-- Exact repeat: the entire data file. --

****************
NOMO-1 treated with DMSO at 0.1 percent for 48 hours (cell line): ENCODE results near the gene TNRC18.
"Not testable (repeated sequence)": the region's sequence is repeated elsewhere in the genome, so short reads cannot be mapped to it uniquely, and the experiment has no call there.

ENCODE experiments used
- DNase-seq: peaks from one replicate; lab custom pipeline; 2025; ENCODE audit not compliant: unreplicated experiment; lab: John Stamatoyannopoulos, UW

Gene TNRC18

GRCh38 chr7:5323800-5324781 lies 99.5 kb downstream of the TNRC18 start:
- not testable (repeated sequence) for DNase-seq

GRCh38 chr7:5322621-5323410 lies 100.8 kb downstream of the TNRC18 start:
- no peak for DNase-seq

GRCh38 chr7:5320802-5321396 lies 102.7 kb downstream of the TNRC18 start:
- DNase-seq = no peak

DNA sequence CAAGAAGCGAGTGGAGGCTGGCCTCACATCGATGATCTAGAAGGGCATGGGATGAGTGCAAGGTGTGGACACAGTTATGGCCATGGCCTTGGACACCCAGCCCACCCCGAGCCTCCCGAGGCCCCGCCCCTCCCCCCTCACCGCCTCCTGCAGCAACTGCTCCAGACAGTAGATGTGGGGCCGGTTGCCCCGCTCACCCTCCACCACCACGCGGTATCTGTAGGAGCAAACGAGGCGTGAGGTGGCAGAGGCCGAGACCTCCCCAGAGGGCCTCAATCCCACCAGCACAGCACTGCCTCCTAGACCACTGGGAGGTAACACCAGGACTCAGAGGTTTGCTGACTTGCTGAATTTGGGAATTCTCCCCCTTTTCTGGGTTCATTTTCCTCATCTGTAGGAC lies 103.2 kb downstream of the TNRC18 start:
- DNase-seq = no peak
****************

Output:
NOMO-1 treated with DMSO at 0.1 percent for 48 hours (cell line): ENCODE results near the gene TNRC18.
"Not testable (repeated sequence)": the region's sequence is repeated elsewhere in the genome, so short reads cannot be mapped to it uniquely, and the experiment has no call there.

ENCODE experiments used
- DNase-seq: peaks from one replicate; lab custom pipeline; 2025; ENCODE audit not compliant: unreplicated experiment; lab: John Stamatoyannopoulos, UW

Gene TNRC18

GRCh38 chr7:5323800-5324781 lies 99.5 kb downstream of the TNRC18 start:
- not testable (repeated sequence) for DNase-seq

GRCh38 chr7:5322621-5323410 lies 100.8 kb downstream of the TNRC18 start:
- no peak for DNase-seq

GRCh38 chr7:5320802-5321396 lies 102.7 kb downstream of the TNRC18 start:
- DNase-seq = no peak

DNA sequence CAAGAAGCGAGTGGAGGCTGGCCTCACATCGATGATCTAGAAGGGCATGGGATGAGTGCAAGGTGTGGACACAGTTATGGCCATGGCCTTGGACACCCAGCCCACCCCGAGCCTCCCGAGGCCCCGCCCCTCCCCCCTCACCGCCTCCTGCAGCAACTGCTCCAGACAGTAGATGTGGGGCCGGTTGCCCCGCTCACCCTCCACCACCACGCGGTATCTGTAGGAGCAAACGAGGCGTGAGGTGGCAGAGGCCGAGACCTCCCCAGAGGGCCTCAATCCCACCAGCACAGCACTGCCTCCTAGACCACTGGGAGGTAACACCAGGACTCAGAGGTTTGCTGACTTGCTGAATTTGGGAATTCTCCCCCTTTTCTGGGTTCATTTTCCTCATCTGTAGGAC lies 103.2 kb downstream of the TNRC18 start:
- DNase-seq = no peak